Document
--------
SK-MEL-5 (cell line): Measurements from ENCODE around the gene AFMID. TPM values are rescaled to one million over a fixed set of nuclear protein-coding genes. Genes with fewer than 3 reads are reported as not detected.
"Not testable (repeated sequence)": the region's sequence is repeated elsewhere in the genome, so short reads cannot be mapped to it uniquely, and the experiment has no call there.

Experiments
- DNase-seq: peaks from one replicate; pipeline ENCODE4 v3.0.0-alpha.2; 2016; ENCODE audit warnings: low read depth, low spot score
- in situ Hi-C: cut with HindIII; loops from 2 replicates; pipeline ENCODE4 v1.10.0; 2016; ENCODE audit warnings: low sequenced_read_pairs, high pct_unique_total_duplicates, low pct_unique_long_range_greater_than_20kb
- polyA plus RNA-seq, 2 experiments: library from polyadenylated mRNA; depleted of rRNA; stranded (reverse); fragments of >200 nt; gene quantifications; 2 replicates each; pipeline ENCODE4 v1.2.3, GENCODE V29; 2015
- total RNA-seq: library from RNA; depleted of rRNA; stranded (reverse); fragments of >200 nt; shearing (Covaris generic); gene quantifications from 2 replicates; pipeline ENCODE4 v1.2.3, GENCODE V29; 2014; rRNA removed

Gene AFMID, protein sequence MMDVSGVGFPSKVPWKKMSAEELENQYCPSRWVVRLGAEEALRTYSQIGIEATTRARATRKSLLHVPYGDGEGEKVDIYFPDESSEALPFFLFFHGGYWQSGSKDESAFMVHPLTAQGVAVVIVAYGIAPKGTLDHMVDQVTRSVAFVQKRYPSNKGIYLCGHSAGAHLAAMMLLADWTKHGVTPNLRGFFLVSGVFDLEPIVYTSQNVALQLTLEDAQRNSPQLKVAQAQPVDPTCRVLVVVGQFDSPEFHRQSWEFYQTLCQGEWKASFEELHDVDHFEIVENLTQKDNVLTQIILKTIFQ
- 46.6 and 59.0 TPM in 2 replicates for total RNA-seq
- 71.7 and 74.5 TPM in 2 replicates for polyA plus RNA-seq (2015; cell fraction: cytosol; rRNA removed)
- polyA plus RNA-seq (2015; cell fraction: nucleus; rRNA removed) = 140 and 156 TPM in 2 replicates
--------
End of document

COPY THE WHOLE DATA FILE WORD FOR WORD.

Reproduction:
SK-MEL-5 (cell line): Measurements from ENCODE around the gene AFMID. TPM values are rescaled to one million over a fixed set of nuclear protein-coding genes. Genes with fewer than 3 reads are reported as not detected.
"Not testable (repeated sequence)": the region's sequence is repeated elsewhere in the genome, so short reads cannot be mapped to it uniquely, and the experiment has no call there.

Experiments
- DNase-seq: peaks from one replicate; pipeline ENCODE4 v3.0.0-alpha.2; 2016; ENCODE audit warnings: low read depth, low spot score
- in situ Hi-C: cut with HindIII; loops from 2 replicates; pipeline ENCODE4 v1.10.0; 2016; ENCODE audit warnings: low sequenced_read_pairs, high pct_unique_total_duplicates, low pct_unique_long_range_greater_than_20kb
- polyA plus RNA-seq, 2 experiments: library from polyadenylated mRNA; depleted of rRNA; stranded (reverse); fragments of >200 nt; gene quantifications; 2 replicates each; pipeline ENCODE4 v1.2.3, GENCODE V29; 2015
- total RNA-seq: library from RNA; depleted of rRNA; stranded (reverse); fragments of >200 nt; shearing (Covaris generic); gene quantifications from 2 replicates; pipeline ENCODE4 v1.2.3, GENCODE V29; 2014; rRNA removed

Gene AFMID, protein sequence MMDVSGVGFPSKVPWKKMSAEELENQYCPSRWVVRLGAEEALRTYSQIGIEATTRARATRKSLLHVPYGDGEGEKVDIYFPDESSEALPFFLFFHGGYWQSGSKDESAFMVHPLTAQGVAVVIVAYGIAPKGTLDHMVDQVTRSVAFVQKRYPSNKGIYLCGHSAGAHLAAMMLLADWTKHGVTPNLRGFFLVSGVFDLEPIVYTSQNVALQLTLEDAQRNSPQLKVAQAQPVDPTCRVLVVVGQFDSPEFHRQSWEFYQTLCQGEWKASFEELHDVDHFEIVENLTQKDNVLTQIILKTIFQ
- 46.6 and 59.0 TPM in 2 replicates for total RNA-seq
- 71.7 and 74.5 TPM in 2 replicates for polyA plus RNA-seq (2015; cell fraction: cytosol; rRNA removed)
- polyA plus RNA-seq (2015; cell fraction: nucleus; rRNA removed) = 140 and 156 TPM in 2 replicates